Our society has become characterized by aggressive media. Information is constantly at our fingertips – whether it be through the books, newspapers, and magazines we read, the television we watch, the radio stations to which we listen, or the computers that connect us to the world in a matter of seconds. We can try to limit our media exposure, but it is impossible to avoid all media messages. As a result, we psychologically protect ourselves by automatically processing the media to which we are exposed.
Theory of Media Literacy: A Cognitive Approach comprehensively explains how we absorb the flood of information in our media-saturated society and examines how we often construct faulty meanings from those messages. In this book, author W. James Potter enlightens readers on the tasks of information processing. By building on a foundation of principles about how humans think, Theory of Media Literacy examines decisions about filtering messages, standard schema to match meaning, and higher level skills to construct meaning.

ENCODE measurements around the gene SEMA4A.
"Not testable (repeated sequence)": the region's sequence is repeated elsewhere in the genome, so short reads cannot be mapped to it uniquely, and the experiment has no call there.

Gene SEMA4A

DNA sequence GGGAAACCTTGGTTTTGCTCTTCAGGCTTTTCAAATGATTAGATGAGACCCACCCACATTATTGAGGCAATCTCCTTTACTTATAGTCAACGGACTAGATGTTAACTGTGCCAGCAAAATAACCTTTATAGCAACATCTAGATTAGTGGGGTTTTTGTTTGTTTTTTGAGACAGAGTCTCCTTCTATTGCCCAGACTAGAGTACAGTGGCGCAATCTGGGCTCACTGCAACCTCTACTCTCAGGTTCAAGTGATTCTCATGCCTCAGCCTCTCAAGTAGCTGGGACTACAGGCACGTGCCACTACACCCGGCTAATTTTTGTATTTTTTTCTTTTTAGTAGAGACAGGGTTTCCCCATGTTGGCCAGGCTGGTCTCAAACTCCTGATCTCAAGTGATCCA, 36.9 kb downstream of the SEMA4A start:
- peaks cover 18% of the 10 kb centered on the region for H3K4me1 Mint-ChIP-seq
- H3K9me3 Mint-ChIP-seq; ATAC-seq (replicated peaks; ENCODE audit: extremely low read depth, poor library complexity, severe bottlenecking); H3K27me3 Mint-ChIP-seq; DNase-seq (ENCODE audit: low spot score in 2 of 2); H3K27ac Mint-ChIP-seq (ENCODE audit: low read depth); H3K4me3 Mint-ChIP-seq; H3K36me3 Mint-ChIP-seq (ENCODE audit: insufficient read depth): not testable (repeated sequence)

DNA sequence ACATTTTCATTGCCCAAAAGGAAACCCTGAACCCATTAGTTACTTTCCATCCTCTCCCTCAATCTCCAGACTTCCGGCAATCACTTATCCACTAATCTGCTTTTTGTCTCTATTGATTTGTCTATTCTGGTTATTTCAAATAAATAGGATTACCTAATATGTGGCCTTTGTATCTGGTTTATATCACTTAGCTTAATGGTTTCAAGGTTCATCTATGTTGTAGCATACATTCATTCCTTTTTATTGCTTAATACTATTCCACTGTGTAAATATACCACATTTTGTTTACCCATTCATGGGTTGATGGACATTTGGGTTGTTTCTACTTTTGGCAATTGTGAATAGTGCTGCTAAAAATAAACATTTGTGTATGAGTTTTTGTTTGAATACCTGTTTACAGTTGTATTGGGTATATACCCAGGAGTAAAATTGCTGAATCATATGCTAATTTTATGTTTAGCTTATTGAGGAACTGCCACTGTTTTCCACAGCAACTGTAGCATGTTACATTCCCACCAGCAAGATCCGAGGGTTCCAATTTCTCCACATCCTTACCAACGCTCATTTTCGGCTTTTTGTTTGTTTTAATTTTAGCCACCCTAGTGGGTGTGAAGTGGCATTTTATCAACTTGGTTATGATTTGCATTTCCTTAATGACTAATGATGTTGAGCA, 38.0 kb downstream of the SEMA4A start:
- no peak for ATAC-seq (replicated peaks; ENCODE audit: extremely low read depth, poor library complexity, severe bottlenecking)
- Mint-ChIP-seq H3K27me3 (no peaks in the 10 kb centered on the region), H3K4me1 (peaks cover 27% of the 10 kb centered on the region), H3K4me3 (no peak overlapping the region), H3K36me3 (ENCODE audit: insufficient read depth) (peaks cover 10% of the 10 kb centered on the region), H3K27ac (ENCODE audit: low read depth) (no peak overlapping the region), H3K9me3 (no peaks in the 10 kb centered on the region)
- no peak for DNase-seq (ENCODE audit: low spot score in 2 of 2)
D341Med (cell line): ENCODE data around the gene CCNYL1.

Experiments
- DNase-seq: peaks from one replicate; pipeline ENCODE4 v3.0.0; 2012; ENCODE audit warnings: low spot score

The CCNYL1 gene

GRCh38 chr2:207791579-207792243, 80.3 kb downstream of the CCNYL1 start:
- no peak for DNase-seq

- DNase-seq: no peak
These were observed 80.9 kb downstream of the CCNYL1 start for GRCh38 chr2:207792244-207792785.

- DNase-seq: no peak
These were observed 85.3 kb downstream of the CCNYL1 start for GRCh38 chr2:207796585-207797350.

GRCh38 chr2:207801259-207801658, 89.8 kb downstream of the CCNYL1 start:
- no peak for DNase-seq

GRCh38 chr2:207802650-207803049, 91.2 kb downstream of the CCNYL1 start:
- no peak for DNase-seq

A central theme of Potter's theory is the locus that governs the degree to which a person is media literate. The locus is enriched by developing skills as well as good knowledge structures on five topics: media effects, media content, media industries, real world parameters, and the self.
Presents the first social scientific theory of the process of media literacy; Explores a broad range of literature on media literacy written during the past two decades; Focuses on how the human mind works, especially in this mass media-saturated society
Theory of Media Literacy is an essential resource to a wide audience within the media discipline. The book provides empirical researchers with direction to test the theory and extend our understanding of how the media affect individuals and society. Practitioners will find it helpful in developing strategies to achieve goals and, at the same time, avoid high risks of negative effects. In addition, new scholars will find it to be an excellent introduction to various media literacy research.